Traveler's Gear Box: Hauling Your Gear Around
Gear junkies know that there are two general categories for gear: The items that you use when you're off playing, and the items you need to get the aforementioned items you use to the starting point. That's why, if you paddle or ski or bike, you need a good rack system.
These days there are two leaders in the rack business, Yakima and Thule. Due to compatibility issues, one usually ends up being a Yak fan or a Thule user. It really does come down to a coin toss. I must admit to falling into the Yak camp, for no other reason than when I got around to needing racks those friends of mine who already had them had Yaks and so I joined the band, as it were.
Whether you go with Yakima or Thule, you need a rack that works for you, not one that makes you work. In other words, if you're too short or not strong enough to hoist your mountain bike high overhead so you can load it on a roof-mounted rack, you might be wise to go with a rack that mounts on the rear of your rig (or carry a small step-stool, as one acquaintance of mine did).
The Quickback 3 is Yakima's solution for hauling your bikes behind you, not overhead. Retailing at a buck shy of $200, this trunk-mounted rack comes with a series of labeled straps to ease the learning process the first time you put the rack on your car. The buckles, of course, are coated and the mounting feet padded so as not to scratch your car's finish. While this model handles three bikes, Yakima also makes some cousins of the Quickback 3 -- the Quickback 2, the King Joe (2 and 3), the Little Joe 3, and Super Joe (2 & 3) -- to meet your needs in both numbers of bikes and whether you're driving a station wagon, an SUV with a hatch, or a sedan. They've even got a Spare Joe 2 that mounts -- you got it -- on your spare tire, and, of course, there are racks for pickup trucks.
There also are solutions to getting your boat on your rig by yourself. Yakima's solution is the Showboat, a $100 extension arm that slides out to the side of your roof, thus allowing you to lift one end of your boat onto the arm and then lift the other end and slide the entire craft onto your rack.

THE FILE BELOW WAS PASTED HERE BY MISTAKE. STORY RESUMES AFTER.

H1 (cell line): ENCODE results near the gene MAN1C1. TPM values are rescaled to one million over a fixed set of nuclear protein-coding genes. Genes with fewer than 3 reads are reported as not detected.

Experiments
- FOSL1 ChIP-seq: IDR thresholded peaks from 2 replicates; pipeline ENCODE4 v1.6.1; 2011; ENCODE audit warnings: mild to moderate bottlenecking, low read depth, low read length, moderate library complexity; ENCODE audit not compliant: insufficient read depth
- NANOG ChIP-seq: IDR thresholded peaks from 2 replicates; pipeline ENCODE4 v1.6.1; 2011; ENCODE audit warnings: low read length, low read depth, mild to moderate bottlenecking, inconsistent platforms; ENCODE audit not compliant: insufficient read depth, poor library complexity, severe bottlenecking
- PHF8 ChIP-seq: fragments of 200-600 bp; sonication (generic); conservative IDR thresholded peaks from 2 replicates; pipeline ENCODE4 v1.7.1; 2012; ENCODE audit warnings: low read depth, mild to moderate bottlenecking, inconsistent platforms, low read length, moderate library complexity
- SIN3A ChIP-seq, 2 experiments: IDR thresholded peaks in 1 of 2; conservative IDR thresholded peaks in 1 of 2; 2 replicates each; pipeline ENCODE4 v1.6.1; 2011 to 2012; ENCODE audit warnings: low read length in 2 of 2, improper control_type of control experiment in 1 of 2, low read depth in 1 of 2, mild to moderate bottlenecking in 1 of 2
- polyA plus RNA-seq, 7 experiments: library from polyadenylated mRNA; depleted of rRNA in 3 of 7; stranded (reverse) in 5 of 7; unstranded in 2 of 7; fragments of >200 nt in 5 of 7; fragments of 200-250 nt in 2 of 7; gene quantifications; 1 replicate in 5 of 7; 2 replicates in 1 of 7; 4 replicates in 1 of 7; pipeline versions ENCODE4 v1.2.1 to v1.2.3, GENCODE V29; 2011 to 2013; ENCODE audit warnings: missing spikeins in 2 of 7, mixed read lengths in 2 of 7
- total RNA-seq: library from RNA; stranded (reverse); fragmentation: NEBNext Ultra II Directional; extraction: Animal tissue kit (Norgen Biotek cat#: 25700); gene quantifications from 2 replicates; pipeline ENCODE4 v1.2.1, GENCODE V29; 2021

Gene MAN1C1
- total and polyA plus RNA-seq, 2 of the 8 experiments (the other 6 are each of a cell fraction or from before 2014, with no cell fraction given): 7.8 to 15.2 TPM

Thule answers the one-person dilemma with its Hulavator, a $550 lift system that uncoils like a Transformer from the roof of your rig to the side so you don't have to shoulder-press your boat all the way up onto the roof. Once your boat is in the Hulavator you strap it tight and then push the Hulavator, which employs gas-filled pistons to help out your muscles, back into its ready-to-roll position atop the roof. (Note to Yak rack owners: The Hulavator will work with your base roof rack.)
Yet another solution to the boat- or bike-hauling dilemma is Yakima's RackandRoll, a two-wheeled trailer. Available in widths of 66 (MSRP $2,149) and 78 (MSRP $2,300) inches, these anodized aluminum units allow you to mix and match your gear as they can haul boats and bikes at the same time. Depending on how many bikes or boats you're hauling, you can even fit a cargo box on the trailer. Shocks are included to allow room for a little bounce down the highway without damaging your gear.
The trailer comes with crossbars, to which you affix the various accessories for hauling the toys of your choice. The 66-inch-wide trailer can handle up to 250 pounds, while the 78-inch version can haul 300 pounds. Accessories range from a kickstand (MSRP $49) to keep the trailer's tongue elevated when it's not in your rig's hitch, a tongue-extension kit (MSRP $179) if your boat runs up to 22 feet long, heavy duty shocks (MSRP $119), a safety wand (MSRP $29) that affixes to the rear of the trailer to help you out when it comes to backing up, and, of course, a spare tire (MSRP $189). When you're not towing it, the trailer breaks down and can be left hanging on a garage wall.
Pros: These days there seems to be a rack design to meet just about everyone's tastes and needs, and they are fairly durable, so with a little TLC they should serve you well for many excursions. The Yak bike racks feature one other great innovation -- integrated bottle openers!
Cons: Just about everything is an accessory to the base model racks, including locks and/or locking systems, which means your investment can quickly ramp up depending on how many toys you have (road bike, mountain bike, skis, canoe, kayak, gear box...).